Preview critical response to the Indy film varied directly with the preconception of the reviewer. The sometimes cryptic independent production was thoughtlessly demeaned by the Arizona Republic and unflinchingly praised by the UFO Digest. In ultimate fairness, it deserved neither—although the positive remarks by the Digest come much closer to an accurate assessment of the film.
The Republic refused to review the work until pressed by Harkins management and then turned in a desultory hatchet job aimed more at dismissing the concept of unidentified lights in the sky as alien-life-that-can-not-be-visiting-us than at the film itself. The review unwittingly exemplifies the point it does not get: reflexive fear or denial of the unknown is what man must overcome if meaningful open contact with advance beings is to occur. Reviewer Kerry Lengel said in part: “Attention aliens, angels and any other supernatural visitors: Just park your spaceship or your inter-dimensional chariot on the White House lawn, call up CNN and say hi….rescue us from the sort of mushy-headed New Age musings that masquerade as a story in “The Appearance of a Man.”
The latest example is even worse than it sounds because, although it’s very, very bad, it’s not bad in a fun-to-make-fun-of way that would let you improvise your own version of “Mystery Science Theater 3000.” Instead, it’s a ufologists’ variant of “The Da Vinci Code,” except without all the action and faux scholarship. That leaves little more than flat dialogue and overdone atmospherics – ominous drumbeats, ostentatious camera angles and a long sequence of surreal special effects that rip off “2001: A Space Odyssey.” — The Arizona Republic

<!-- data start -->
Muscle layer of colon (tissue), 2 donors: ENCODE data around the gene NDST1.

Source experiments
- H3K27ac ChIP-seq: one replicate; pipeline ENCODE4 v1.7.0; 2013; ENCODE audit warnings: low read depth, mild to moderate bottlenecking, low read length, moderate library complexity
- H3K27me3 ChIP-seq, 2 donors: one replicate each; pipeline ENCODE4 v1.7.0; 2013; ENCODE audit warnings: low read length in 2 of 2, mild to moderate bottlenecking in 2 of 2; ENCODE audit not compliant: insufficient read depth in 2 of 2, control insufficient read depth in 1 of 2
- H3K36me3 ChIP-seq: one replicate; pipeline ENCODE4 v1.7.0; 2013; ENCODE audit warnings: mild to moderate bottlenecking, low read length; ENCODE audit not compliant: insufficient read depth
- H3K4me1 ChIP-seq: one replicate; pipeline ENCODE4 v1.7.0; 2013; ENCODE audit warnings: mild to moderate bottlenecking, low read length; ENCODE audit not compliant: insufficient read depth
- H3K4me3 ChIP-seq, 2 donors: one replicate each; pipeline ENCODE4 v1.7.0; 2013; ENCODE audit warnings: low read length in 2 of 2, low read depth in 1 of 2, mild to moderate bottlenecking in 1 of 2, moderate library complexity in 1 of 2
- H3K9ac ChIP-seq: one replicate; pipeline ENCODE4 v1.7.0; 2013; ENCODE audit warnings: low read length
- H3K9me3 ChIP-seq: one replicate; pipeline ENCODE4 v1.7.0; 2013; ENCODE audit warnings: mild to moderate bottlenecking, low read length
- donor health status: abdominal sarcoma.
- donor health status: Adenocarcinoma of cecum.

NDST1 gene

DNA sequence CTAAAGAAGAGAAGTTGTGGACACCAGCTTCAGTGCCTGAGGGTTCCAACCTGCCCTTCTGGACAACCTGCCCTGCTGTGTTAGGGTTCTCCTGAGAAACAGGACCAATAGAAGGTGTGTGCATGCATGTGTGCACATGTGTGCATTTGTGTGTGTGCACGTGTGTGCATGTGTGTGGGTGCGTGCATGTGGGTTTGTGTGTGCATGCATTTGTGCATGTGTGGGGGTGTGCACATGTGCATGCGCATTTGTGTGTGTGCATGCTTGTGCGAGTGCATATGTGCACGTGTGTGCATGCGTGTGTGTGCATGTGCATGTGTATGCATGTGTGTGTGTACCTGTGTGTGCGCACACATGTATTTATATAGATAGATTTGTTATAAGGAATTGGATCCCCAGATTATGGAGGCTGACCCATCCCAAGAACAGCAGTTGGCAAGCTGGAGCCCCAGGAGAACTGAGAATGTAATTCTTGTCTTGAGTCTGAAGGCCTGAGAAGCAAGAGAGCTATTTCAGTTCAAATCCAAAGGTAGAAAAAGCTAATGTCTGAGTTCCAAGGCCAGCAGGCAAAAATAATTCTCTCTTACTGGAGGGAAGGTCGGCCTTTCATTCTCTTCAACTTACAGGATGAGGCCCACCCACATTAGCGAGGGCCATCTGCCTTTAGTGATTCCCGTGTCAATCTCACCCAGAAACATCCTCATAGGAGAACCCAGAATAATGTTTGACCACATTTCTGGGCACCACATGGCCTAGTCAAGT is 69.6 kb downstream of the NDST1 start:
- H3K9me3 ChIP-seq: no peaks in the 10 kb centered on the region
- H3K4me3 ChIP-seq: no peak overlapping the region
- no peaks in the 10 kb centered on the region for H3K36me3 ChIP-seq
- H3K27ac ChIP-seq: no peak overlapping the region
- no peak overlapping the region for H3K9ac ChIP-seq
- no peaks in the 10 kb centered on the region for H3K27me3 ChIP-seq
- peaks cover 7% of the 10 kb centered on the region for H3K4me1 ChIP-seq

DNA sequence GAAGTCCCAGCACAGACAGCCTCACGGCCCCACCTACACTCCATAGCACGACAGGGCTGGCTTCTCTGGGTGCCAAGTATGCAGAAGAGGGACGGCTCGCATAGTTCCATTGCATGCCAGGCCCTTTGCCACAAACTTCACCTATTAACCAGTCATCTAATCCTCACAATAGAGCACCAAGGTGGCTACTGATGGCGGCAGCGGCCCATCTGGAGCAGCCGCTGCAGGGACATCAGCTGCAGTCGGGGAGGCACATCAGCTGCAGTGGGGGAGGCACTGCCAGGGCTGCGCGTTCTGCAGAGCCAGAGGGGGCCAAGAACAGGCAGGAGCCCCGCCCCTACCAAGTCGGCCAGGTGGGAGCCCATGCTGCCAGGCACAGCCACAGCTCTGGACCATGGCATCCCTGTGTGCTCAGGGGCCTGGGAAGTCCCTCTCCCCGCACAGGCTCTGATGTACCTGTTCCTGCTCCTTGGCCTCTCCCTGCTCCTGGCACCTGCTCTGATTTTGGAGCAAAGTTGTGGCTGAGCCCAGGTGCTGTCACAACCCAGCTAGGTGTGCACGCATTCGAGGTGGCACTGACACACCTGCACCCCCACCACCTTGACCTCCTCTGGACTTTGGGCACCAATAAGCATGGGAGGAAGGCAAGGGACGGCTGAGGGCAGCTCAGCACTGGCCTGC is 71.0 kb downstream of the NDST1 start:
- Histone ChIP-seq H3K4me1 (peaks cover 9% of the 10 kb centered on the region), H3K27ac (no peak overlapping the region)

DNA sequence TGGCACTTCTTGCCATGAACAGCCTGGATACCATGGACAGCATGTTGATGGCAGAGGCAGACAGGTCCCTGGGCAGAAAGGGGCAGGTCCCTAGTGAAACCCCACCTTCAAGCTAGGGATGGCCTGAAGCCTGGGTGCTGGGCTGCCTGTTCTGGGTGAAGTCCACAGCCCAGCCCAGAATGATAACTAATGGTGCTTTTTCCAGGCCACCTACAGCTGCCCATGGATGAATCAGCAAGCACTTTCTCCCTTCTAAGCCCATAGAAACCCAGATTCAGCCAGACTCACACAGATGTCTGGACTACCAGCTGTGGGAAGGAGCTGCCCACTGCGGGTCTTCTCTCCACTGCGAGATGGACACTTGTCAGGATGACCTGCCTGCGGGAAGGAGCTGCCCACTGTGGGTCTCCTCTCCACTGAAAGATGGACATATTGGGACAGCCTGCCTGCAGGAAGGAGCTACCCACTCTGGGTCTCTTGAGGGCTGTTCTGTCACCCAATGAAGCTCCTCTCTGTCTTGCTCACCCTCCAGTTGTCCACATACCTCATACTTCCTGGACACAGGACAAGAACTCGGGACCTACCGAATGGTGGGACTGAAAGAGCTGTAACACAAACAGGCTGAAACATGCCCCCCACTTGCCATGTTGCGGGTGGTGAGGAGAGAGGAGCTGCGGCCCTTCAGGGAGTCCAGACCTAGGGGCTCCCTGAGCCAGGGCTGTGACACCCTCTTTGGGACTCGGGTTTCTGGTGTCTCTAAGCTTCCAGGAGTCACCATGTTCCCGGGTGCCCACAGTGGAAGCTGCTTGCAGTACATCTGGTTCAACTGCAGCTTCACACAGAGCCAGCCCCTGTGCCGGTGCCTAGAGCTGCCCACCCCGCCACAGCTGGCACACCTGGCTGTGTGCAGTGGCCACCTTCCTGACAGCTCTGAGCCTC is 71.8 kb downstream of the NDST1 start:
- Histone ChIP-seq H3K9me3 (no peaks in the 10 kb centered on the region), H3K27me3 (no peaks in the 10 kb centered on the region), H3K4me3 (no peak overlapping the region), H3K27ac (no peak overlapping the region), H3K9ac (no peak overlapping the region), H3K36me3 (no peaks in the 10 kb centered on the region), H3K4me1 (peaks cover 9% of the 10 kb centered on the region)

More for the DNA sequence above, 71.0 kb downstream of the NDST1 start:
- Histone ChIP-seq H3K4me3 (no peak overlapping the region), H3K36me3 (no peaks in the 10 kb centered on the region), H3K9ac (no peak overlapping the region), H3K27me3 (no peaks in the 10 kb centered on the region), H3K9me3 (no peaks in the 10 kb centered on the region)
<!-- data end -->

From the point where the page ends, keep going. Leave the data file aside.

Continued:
Lengel’s specious call for the mythical White House landing as recompense for his inability to consider, much less accept, the premise of the film explains why said landing has yet to occur—western consensus media is ill-prepared for such an event and whatever is behind the UFO phenomenon knows it. The body politic and the consensus media in this country have yet to come to grips with an event of the magnitude of the Phoenix Lights, so they are in no position to be asking for a formal landing on the south lawn. Implicit in Lengel’s request is a comforting self-assurance that it is impossible. He might be surprised.